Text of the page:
Monday, May 11, 2015

MS is Different in Older Adults

The treatment of older adults with MS can be challenging with the lack of evidence-based guidelines specific to this growing cohort of patients. For years, older people have been underrepresented in pharmaceutical clinical trials. The average age of participants in early pivotal trials for IFN𝛽 drugs was 35, while those over the age of 50 or 55 were excluded. More recent studies have increased upper age limits to 60 or 65 years old. Also, older people tend to have more comorbidities, a common reason for exclusion from many clinical trials.

Authors of the Canadian study emphasize that further studies are needed to develop evidence-based guidelines for this special population. Information regarding the impact of DMTs in older MS patients is needed for a number of reasons:
  • Older adults with MS are typically treated using therapeutic guidelines originally established for younger adults, without direct evidence to support this practice.
  • Aging affects the pharmacodynamics and pharmacokinetics of drugs, as well as the immune system, thus immunomodulatory therapies might have a different effect in older MS patients.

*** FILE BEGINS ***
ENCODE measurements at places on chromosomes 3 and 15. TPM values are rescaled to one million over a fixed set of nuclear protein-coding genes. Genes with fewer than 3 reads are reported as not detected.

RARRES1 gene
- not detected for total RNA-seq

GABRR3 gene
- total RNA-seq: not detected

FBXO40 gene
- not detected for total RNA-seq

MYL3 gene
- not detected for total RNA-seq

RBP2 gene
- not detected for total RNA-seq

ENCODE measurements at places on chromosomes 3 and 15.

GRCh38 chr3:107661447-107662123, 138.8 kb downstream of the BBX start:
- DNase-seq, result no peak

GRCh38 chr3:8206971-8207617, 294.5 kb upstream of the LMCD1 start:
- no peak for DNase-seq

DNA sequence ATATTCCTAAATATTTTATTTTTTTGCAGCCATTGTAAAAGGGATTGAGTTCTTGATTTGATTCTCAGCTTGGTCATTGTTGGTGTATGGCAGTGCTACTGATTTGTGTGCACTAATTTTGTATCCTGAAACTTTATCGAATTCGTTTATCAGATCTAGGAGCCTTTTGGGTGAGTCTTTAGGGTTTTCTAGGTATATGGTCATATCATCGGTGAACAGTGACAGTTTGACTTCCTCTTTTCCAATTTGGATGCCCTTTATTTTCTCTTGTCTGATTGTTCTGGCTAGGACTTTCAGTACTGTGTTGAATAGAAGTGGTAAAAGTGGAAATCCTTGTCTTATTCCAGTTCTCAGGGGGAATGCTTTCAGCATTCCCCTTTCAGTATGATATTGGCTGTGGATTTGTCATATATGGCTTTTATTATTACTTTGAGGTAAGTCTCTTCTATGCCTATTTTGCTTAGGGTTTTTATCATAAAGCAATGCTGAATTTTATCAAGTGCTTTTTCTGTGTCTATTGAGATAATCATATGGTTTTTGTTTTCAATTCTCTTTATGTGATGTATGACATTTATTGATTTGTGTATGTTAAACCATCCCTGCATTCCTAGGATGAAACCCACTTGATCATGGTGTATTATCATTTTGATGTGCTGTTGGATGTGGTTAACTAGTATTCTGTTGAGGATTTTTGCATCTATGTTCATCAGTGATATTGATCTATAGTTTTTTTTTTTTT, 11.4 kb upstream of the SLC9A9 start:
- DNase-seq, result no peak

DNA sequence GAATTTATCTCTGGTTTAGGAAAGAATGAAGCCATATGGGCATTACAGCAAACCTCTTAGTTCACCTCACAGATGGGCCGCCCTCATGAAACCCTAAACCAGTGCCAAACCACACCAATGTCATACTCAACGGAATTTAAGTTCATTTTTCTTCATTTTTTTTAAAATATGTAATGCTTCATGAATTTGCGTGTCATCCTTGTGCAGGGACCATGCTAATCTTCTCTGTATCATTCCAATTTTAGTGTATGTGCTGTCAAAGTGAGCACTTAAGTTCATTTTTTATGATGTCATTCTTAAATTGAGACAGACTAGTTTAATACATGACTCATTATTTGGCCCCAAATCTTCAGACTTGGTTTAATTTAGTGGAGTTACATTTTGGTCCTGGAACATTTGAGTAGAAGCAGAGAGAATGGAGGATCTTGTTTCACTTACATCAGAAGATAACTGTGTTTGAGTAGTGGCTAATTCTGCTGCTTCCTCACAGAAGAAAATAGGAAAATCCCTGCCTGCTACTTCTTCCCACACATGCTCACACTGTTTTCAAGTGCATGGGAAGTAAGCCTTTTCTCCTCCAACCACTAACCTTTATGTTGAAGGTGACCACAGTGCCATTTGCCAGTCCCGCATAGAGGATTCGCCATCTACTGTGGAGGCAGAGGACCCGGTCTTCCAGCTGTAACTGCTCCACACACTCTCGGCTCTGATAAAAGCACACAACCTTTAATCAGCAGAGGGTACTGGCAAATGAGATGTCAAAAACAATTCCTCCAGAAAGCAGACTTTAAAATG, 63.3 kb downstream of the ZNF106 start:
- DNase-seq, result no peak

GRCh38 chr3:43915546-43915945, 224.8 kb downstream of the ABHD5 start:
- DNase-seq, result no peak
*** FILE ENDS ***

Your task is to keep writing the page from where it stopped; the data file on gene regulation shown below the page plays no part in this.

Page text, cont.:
• Follow-up time in clinical trials is typically 2-3 years, too short to capture the longer term progression profile of patients. 
  • Clinical trial settings differ from real-world settings, especially in respect to patient characteristics, such as comorbidities and the motivation or ability to adhere to medications.
  • As the prevalence of older people living with MS continues to increase with an aging population, there is an important need to better understand the characteristics of older patients including their potential response to drug treatments for MS.
While researchers gather evidence that shows particular therapies are less effective in older MS patients, it is important to explore more effective options.

Read this post in its entirety:

Multiple Sclerosis in Older Adults

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